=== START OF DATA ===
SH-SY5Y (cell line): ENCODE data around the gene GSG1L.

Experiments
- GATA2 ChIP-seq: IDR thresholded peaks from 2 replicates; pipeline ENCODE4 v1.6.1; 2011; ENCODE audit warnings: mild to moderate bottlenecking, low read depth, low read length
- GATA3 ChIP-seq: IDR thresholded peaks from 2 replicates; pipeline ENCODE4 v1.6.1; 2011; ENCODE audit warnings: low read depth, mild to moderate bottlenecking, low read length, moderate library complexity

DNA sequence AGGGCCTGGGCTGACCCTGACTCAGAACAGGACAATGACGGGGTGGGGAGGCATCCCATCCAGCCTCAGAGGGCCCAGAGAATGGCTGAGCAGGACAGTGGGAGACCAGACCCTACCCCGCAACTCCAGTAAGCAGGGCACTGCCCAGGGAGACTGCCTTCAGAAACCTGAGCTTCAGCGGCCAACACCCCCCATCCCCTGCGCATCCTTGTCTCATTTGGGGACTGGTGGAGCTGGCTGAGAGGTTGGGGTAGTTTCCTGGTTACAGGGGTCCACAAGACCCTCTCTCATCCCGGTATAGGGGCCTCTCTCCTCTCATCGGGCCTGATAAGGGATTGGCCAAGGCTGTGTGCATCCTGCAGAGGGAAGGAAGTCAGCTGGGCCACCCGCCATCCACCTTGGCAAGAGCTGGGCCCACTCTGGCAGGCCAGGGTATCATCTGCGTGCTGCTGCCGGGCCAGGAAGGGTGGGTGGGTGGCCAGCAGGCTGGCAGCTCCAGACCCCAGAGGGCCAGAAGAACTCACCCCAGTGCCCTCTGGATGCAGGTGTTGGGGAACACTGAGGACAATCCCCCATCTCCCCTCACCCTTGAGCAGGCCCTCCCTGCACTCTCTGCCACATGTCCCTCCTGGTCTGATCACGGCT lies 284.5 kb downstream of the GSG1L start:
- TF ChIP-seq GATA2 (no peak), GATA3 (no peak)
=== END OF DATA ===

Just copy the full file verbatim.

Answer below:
SH-SY5Y (cell line): ENCODE data around the gene GSG1L.

Experiments
- GATA2 ChIP-seq: IDR thresholded peaks from 2 replicates; pipeline ENCODE4 v1.6.1; 2011; ENCODE audit warnings: mild to moderate bottlenecking, low read depth, low read length
- GATA3 ChIP-seq: IDR thresholded peaks from 2 replicates; pipeline ENCODE4 v1.6.1; 2011; ENCODE audit warnings: low read depth, mild to moderate bottlenecking, low read length, moderate library complexity

DNA sequence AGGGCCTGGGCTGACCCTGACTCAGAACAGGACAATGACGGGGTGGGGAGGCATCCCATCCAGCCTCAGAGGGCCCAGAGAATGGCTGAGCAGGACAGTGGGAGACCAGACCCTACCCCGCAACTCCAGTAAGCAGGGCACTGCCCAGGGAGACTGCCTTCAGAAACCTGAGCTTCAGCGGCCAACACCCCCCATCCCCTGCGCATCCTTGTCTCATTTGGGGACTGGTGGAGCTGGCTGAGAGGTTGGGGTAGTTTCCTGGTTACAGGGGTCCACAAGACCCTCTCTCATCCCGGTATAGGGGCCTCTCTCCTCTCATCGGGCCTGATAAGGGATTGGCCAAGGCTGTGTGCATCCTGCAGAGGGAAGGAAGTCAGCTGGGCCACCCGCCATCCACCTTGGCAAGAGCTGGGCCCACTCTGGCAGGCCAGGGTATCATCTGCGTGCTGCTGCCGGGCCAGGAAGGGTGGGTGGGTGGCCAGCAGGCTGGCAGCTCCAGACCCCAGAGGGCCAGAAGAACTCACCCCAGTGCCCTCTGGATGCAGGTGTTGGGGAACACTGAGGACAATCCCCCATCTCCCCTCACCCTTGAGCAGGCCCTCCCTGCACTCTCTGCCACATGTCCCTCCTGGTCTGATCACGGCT lies 284.5 kb downstream of the GSG1L start:
- TF ChIP-seq GATA2 (no peak), GATA3 (no peak)